Half Wave Rectifier – Circuit Diagram and Working Principle,
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What is a Rectifier?
The Rectifier is a simple electronic circuit construct by a single PN junction diode or multiple PN junction diodes that converts alternating current (AC) into direct current (DC). The process of convert alternating current (AC) to direct current (DC) is called Rectification.
The rectifiers are used to convert the alternating voltage (AC) into a continuous voltage (DC) because most electronic devices, like TVs, audio systems, and computers are operated by DC voltage. If we apply alternating voltage (AC) to operate these DC electronic devices, they can be damaged.
We know that a PN junction diode conducts electric current in one direction from the anode to its cathode and blocks electric current in opposite direction. That why using this principle to construct different types of rectifiers. Rectifiers are classified into different types based on the number of diodes or arrangement of diodes in the Rectifiers circuit. The rectifiers are mainly classified into two categories, these are Half Wave Rectifier and Full Wave Rectifier.
What is a Half Wave Rectifier?
A half-wave rectifier is the simplest form of rectifier made of one PN junction diode that only allows one half-cycle (either positive half cycle or negative half cycle) of input alternating current (AC) signal to pass, blocking the other half-cycle, for transform AC voltage into pulsating DC voltage.
Working/Operation of Half Wave Rectifier (Theory)
The half-wave rectifier circuit is the simplest form of rectifier circuits, it requires only one PN junction diode for construction. The alternating current is represented by a sinusoidal waveform that has positive and negative half-cycle. When the Alternative current (AC) is passed through a half-wave rectifier circuit, it allows only one half-cycle (positive or negative half-cycle) of the AC voltage and will block the other half-cycle, as result in the AC input voltage converts into DC output voltage.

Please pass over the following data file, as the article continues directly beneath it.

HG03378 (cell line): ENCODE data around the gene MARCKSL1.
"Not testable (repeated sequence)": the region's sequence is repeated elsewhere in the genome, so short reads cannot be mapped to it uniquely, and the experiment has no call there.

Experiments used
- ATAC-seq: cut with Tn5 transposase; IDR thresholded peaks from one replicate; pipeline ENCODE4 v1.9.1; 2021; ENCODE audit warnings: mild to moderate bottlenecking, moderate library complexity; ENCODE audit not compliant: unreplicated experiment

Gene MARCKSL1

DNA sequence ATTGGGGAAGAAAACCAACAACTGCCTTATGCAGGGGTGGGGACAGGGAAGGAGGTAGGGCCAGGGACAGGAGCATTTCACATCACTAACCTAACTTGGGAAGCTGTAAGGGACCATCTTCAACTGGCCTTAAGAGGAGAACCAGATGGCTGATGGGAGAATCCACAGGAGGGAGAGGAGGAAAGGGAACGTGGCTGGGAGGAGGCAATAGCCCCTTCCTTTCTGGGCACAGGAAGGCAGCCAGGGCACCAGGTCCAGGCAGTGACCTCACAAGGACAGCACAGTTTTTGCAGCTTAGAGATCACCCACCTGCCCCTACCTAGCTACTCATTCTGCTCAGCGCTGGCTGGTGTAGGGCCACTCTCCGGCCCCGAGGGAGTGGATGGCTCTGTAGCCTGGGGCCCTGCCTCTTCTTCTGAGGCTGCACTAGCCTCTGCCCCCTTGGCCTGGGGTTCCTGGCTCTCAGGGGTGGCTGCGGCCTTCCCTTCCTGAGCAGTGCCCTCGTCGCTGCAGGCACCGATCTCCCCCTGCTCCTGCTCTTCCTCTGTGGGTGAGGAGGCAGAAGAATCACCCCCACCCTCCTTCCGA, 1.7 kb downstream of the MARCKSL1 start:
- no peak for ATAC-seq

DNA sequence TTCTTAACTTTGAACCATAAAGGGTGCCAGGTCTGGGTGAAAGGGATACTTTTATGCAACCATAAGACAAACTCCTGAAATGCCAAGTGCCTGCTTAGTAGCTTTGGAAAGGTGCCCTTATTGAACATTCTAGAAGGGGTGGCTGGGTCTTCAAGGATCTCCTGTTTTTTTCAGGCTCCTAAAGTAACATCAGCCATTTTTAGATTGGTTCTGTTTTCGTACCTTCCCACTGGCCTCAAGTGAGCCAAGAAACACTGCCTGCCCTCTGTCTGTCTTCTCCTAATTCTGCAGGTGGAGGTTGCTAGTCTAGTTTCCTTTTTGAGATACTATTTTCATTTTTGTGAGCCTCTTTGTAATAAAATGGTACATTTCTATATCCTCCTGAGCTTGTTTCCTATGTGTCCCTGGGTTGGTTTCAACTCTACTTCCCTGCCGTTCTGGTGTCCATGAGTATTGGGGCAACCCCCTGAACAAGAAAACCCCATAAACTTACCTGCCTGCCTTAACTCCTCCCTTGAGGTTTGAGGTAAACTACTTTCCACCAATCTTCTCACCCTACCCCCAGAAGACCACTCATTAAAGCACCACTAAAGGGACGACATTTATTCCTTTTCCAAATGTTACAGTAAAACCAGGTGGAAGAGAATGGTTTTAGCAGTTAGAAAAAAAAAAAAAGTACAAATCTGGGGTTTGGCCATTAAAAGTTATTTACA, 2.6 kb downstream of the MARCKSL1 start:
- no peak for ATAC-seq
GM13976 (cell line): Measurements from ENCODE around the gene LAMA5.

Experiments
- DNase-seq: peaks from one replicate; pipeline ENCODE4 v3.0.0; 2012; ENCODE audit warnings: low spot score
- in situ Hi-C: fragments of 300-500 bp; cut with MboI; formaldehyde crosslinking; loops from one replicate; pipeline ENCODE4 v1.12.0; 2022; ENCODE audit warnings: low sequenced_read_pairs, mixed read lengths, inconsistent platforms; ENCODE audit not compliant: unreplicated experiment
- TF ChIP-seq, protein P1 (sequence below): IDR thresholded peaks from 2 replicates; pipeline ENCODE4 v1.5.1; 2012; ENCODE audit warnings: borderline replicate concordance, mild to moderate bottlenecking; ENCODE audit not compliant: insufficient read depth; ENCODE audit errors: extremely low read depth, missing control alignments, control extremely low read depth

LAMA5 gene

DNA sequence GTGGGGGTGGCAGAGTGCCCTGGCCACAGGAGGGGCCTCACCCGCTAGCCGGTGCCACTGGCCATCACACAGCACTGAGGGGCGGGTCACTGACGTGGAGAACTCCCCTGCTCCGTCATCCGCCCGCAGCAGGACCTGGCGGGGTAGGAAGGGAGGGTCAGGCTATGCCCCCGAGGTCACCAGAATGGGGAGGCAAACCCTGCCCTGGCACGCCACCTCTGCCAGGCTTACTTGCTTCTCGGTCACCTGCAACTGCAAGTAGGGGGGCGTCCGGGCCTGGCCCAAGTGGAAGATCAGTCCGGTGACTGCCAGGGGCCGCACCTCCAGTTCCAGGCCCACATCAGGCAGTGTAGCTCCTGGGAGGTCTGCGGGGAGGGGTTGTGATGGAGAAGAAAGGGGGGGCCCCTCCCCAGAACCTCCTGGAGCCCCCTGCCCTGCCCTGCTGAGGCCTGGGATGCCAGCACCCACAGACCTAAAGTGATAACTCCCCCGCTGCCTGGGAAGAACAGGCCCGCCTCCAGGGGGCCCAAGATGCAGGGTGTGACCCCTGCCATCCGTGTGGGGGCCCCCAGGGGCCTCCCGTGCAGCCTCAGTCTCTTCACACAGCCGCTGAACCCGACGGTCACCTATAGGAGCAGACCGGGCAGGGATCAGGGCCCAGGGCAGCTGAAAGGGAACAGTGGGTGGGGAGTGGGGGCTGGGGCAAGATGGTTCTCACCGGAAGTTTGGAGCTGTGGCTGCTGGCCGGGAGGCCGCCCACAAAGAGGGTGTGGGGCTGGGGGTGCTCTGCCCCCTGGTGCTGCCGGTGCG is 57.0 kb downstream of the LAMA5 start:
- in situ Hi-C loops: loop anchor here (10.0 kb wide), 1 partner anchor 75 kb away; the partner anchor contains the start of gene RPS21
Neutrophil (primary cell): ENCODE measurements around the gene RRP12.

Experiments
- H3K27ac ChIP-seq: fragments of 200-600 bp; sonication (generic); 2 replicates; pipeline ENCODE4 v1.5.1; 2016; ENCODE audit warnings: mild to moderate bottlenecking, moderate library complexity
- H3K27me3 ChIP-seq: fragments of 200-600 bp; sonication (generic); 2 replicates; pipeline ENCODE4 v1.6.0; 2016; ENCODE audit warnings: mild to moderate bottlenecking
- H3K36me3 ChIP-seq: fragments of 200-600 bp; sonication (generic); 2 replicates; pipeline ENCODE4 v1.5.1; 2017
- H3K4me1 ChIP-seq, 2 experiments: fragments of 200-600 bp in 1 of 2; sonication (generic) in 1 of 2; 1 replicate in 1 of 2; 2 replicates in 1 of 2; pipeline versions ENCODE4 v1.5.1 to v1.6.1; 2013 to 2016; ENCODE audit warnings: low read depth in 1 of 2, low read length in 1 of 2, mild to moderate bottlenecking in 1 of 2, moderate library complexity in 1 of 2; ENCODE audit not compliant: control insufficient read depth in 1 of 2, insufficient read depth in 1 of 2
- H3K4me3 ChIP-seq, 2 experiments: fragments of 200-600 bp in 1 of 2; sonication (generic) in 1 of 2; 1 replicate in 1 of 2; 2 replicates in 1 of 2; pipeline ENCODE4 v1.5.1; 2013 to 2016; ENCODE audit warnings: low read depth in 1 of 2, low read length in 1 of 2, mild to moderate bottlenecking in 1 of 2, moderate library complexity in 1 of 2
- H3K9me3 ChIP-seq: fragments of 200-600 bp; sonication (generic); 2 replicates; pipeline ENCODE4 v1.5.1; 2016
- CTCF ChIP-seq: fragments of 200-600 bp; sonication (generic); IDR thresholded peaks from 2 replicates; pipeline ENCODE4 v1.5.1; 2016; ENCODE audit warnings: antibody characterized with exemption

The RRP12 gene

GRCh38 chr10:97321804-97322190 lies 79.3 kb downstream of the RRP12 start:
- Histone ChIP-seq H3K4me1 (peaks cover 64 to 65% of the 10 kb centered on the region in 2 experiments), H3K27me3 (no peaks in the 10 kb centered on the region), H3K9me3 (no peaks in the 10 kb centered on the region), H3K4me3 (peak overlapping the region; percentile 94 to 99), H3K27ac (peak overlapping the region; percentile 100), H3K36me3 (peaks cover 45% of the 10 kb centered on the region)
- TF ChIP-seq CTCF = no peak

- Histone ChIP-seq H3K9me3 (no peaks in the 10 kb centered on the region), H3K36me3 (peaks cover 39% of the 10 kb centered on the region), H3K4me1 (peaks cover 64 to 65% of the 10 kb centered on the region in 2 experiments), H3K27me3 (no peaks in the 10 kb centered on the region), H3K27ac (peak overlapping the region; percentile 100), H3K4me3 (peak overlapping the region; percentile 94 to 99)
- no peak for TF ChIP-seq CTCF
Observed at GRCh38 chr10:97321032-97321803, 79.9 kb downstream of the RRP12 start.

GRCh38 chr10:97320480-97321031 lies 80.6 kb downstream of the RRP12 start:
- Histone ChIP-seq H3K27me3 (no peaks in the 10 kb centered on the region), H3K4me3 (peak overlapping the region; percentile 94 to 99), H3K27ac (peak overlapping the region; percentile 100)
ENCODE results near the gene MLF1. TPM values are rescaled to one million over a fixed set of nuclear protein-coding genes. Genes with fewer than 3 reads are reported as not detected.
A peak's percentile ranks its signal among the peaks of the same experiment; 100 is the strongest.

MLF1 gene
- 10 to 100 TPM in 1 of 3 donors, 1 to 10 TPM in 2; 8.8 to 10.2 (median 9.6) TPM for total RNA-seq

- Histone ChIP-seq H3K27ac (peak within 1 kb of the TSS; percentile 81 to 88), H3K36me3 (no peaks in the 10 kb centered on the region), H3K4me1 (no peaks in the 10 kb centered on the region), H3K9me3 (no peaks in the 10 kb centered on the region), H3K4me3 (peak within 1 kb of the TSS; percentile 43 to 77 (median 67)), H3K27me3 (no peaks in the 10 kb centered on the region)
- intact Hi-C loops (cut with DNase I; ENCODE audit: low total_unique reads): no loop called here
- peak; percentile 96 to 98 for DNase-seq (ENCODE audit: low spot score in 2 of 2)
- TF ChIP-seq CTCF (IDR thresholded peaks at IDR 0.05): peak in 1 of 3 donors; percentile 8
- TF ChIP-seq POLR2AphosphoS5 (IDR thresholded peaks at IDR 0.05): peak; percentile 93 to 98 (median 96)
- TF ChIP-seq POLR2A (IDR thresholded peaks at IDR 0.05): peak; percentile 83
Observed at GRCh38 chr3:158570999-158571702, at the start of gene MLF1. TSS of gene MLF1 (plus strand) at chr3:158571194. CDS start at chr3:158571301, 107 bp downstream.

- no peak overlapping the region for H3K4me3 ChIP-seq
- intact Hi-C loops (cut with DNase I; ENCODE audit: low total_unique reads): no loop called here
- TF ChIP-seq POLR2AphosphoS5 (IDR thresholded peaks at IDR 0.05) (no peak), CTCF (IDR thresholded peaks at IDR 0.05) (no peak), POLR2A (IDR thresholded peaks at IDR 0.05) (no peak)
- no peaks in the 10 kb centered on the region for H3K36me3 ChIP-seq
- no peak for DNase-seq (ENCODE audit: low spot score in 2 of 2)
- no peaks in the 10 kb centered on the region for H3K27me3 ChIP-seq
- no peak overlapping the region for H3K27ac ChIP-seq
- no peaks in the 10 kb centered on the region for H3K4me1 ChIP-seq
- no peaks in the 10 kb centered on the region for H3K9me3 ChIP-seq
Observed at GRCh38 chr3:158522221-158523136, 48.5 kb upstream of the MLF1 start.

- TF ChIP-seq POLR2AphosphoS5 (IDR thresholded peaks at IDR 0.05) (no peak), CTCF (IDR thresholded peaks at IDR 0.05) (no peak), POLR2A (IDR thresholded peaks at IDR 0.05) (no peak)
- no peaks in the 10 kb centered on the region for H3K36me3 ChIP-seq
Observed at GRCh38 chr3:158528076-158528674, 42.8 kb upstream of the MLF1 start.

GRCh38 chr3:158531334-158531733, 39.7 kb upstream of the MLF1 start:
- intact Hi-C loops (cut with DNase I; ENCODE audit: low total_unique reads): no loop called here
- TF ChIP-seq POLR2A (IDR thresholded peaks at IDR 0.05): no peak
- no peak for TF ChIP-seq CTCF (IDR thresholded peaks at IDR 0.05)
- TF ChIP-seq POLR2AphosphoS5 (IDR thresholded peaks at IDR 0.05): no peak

A complete half-wave rectifier circuit consists of three main parts, these are a step-down transformer, a diode, a resistive load, and also need an AC voltage source.
The AC voltage source supplies Alternating Current to the entire circuit. Basically, a diode is operated in very small voltage. When we apply a large amount of AC voltage will cause damage to the diode. That’s why a step-down transformer is used to decrease the AC voltage. The diode is a PN junction semiconductor material that allows the flow of current only in one direction while it blocks the current flow in another path. The resistor is used as a load. The diode is connected between the transformer and load resistor.
The half-wave rectifier circuit can be passed through it only a positive half-cycle or a negative half-cycle that depends on the configuration of the diode in the circuit. According to the diode configuration (forward bias or reverse bias) in the circuit, Half Wave rectifier circuits are classified into two categories: Positive half-wave rectifiers and Negative half-wave rectifiers.
Positive half-wave rectifiers
When the diode configures as forward bias condition in the half-wave rectifier circuit, then the circuit passed only positive half-cycle through it and blocks the negative half-cycle, this configuration is known as a Positive half-wave rectifier. In the Positive half-wave rectifier circuit Anode or positive terminal of the diode connected to the transformer and the Cathode or negative terminal connected to the load resistor. So, the diode is in forward bias condition. When we applied high AC voltage to the primary side of the step-down transformer, then we will get a low AC voltage as output at the secondary side which is applied across the diode.
During the positive half cycle of the low AC voltage, the diode will be forward biased and the diode will work as a closed switch that allows the current to flow through the diode. So, the positive half-cycle of AC voltage will appear across the load resistor.